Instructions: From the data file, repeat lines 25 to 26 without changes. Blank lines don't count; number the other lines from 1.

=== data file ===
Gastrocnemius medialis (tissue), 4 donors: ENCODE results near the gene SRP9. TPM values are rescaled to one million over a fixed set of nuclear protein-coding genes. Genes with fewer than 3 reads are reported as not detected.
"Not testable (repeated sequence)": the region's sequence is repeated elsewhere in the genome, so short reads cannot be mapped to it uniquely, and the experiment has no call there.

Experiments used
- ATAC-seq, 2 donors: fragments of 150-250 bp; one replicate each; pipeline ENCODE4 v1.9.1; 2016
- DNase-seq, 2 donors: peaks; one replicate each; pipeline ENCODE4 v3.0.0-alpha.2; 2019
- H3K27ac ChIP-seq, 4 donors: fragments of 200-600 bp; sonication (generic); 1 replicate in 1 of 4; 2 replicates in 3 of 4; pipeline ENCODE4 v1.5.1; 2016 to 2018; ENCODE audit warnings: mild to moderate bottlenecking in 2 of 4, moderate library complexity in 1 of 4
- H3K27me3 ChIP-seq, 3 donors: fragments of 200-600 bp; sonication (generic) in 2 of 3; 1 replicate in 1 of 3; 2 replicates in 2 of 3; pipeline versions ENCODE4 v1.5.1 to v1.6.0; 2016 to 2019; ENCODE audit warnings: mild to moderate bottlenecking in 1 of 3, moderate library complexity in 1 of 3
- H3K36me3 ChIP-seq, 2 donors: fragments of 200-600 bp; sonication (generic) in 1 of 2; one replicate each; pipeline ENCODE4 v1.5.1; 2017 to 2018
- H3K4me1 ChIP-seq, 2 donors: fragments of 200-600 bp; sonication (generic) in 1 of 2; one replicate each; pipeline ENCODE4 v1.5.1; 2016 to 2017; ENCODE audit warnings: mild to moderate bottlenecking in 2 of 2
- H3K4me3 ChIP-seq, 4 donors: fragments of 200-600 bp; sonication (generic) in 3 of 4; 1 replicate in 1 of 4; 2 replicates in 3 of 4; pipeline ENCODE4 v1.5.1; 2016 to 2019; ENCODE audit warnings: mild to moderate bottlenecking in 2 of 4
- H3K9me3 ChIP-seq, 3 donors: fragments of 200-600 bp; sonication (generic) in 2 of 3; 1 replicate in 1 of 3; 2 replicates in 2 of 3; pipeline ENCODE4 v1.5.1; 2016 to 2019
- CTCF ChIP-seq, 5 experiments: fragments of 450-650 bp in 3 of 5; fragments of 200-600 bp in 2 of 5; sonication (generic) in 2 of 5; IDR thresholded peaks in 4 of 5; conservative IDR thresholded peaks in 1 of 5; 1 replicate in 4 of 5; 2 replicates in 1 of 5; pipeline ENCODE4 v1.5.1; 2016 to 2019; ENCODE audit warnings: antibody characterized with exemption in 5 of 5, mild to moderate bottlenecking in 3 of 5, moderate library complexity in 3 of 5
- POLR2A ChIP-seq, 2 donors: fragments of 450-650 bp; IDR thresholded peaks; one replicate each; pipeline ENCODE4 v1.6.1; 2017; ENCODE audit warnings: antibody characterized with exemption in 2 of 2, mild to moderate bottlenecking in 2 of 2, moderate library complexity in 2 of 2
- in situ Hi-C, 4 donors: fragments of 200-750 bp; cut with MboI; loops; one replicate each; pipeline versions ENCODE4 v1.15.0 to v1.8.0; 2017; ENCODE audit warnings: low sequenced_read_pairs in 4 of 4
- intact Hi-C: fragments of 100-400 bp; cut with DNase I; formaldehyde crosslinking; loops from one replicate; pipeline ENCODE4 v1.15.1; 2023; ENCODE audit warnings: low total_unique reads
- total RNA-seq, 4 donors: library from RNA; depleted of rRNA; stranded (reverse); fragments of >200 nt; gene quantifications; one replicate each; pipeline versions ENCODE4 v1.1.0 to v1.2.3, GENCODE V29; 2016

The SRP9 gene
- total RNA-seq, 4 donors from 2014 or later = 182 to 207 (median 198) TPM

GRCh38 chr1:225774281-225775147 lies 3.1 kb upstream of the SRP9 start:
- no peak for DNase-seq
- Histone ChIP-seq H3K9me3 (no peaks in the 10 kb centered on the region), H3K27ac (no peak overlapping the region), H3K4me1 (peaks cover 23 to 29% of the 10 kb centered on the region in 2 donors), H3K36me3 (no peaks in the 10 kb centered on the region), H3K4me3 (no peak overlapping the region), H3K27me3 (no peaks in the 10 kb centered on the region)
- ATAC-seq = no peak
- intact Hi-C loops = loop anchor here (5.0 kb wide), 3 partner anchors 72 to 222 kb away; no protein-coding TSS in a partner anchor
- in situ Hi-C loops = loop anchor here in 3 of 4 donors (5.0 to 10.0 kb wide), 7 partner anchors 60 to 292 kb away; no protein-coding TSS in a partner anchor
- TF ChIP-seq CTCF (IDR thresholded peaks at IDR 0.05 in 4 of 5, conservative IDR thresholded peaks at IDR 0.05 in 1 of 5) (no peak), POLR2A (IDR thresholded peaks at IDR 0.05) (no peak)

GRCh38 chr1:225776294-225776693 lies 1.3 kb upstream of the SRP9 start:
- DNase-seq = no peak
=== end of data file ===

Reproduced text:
- TF ChIP-seq CTCF (IDR thresholded peaks at IDR 0.05 in 4 of 5, conservative IDR thresholded peaks at IDR 0.05 in 1 of 5) (no peak), POLR2A (IDR thresholded peaks at IDR 0.05) (no peak)

GRCh38 chr1:225776294-225776693 lies 1.3 kb upstream of the SRP9 start: